we have now,” Steel concluded to the cheers of the crowd.
Oxnard took the stage again, Housam wandered back over with a beer in
hand and said he had had a change of heart. “I would hate, I mean
hate, to see this place developed.”
One-of-a-Kind Gramicci/Icebreaker Store Opens in
Sells Innovative Merino Fabric
By Martinique Davis
From polypropylene long underwear to Gore-Tex outerwear, Telluride’s outdoors-people have worn it all… until just recently. The American outdoor sports clothing industry just opened its doors to one of the best products since waterproof fabric. It is called merino, a natural fiber superior to wool and synthetics that may soon become the only thing you wear outdoors.
Though the fabric is considered by the industry to be a break-through product, you won’t have to look far for the newest innovation in outdoor clothing. Gramicci/Icebreaker, the only company selling merino in the U.S., has already made a home in Telluride. Thanks to J. Michael Brown, longtime owner of Paragon Ski and Sport in Telluride, top-quality outdoor wear made out of merino can be found in Mountain Village; Brown opened a Gramicci/Icebreaker store in the old Paragon location in the Granita Building in Mountain Village over the Fourth of July weekend. It is currently the only store of its kind in the country.
“There is nothing out there like it,” Brown says of the new Mountain Village store that sells only natural Gramicci cotton and Icebreaker merino clothing. “It’s all exclusive – you’ll find just about everything Gramicci and Icebreaker make.”
Brown says his decision to move Paragon out of the space in Mountain Village and replace it with the new Gramicci/Icebreaker store grew out of a number of reasons; the primary one was his close relationship with Gramicci owner Dan Love. Love, who owns a home in the Ski Ranches and has developed a strong personal and working relationship with Brown over the years, recently brought the outdoor clothing industry’s newest revolution to Brown's attention.
Merino is a natural fiber farmed from the coats of merino sheep, who live in the high altitude regions of New Zealand. Merino fibers are much finer than traditional wool; thus merino fabric has a smoother feel and doesn't itch.
Merino is also more technologically complex than synthetic fabrics such as polypropylene and polyester. Merino fibers have a coat of tiny overlapping scales that encase a super-absorbent interior. The scales act as the water resistant force, like tiles on a roof, while the interior is able to absorb and release ten times more moisture than synthetics.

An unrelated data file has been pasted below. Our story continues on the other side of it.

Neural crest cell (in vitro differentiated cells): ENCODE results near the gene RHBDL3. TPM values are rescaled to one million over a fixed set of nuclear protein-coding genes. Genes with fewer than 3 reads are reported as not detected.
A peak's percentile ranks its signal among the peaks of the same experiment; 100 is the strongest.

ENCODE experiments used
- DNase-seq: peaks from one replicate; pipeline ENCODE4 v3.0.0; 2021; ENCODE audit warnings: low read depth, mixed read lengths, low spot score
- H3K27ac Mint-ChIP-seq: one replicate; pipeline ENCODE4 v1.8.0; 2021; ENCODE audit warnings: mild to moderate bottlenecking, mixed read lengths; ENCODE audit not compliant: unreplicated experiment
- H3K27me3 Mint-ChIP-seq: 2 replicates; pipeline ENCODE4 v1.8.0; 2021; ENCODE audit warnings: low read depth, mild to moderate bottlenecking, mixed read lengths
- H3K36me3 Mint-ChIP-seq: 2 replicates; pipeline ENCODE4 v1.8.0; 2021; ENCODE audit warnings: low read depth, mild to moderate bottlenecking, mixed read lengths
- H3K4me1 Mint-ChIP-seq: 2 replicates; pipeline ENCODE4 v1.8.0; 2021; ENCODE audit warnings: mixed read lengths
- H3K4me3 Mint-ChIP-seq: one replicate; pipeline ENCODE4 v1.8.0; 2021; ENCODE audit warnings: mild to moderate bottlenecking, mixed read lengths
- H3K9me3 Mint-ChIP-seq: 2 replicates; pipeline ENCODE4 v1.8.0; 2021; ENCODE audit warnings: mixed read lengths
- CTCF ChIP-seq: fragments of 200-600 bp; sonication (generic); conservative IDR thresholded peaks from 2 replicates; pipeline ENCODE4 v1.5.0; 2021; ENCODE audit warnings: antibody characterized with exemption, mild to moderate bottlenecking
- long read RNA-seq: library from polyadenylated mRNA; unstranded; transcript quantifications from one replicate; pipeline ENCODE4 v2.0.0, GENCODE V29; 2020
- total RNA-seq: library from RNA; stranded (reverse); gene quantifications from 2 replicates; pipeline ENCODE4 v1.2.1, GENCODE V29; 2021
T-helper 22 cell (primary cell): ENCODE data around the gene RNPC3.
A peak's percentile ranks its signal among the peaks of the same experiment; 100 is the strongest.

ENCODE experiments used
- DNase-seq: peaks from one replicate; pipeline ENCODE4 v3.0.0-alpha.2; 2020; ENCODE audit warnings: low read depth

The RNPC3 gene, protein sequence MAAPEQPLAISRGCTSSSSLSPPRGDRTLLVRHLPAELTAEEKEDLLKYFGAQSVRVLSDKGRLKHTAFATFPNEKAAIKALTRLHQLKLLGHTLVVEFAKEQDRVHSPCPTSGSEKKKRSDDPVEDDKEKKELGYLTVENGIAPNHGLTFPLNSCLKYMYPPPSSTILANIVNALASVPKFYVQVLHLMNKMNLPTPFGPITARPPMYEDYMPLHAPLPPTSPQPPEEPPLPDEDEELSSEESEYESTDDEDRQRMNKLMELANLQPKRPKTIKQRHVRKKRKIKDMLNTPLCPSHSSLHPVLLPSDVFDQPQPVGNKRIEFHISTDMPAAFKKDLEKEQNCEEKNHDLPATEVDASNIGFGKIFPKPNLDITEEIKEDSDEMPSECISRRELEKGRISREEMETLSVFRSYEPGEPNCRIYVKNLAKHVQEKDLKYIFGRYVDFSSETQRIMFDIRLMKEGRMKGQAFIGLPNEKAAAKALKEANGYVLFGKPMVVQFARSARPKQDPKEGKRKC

Each fiber can absorb up to one-third of its own weight in moisture without feeling clammy or wet to the touch, leaving you warm and dry while the fibers do all the work wicking away moisture from the skin and releasing it into the atmosphere.
So what’s the merino magic? It is a technology that only nature can produce. Synthetics are made from melting, extruding, and setting a petrochemical-based product, similar to plastic. The process creates a fiber that can’t effectively breath, absorb, or release moisture. When knitted into fabric, synthetic fibers are limited to one-way moisture movement. That can make for a chilly evening after a sweaty hike – but worst of all that one-way breathability is the culprit of the seemingly ever-present stink that hovers above Telluride’s climbers, hikers, and skiers who wear synthetics for their daily activities.
“Merino-made clothes are purely functional in the sense that you can wear them for weeks without washing them, and they don’t stink like synthetics,” says Brown.
Love, after discovering all the nature-made benefits of merino, joined up with the only U.S. importer of merino, Icebreaker, to bring the new fabric to the American outdoor clothing scene. Gramicci/Icebreaker has just made its debut in America; Icebreaker already is selling well in Europe, Japan, New Zealand, and Australia. Brown was one of the first to jump on the merino boat in the Western U.S.
“Opening a store devoted solely to Gramicci and Icebreaker lines is a much better vehicle to present the product that putting them into our Main Street store, which is packed with North Face, Mountain Hardware, Patagonia, and other lines,” Brown says. “That gives people a better opportunity to taste what Gramicci and Icebreaker are really all about.”
Brown has been carrying Gramicci “forever." It is practical, durable, and fashionable, he says. “I’ve always carried Gramicci for the simple fact that it is the best casual outdoor wear out there,” he says. “It’s all I wear.”
The opening of the region’s newest sports store is supported by Brown's more than two decades of experience operating sports stores in Telluride. He opened Paragon Ski and Sport, Telluride’s oldest sports store, 18 years ago. Prior to that he operated Olympic Sports (now called Telluride Sports) from 1972 to 1976.
“These are two first-rate, high quality clothing lines, and I’m excited to try it out,” Brown says of opening a Icebreaker and Gramicci-only store.
He adds that he is looking forward to joining the Mountain Village business sector for year-round commerce (Paragon in the Mountain Village operated only during the winter months.)
“My goal is basically to give it a shot in the Mountain Village, and make a go at being open year-round up there. With the new coffee shop [Telluride Coffee Company], the new restaurant [The Crunchy Porcupine], and the newer retail stores going in the Core, I figure it gives us a good opportunity to jump on board the new Mountain Village business scene,” Brown says.
Brown’s new store in the Granita Building in the Mountain Village is open daily from "10ish to 5ish." The new store’s “head honcho” Jacqueline Major, who has done all the ordering, merchandizing, and store layout, is still receiving new inventory.
What to Do for Nothing Festival: Buy a T-Shirt,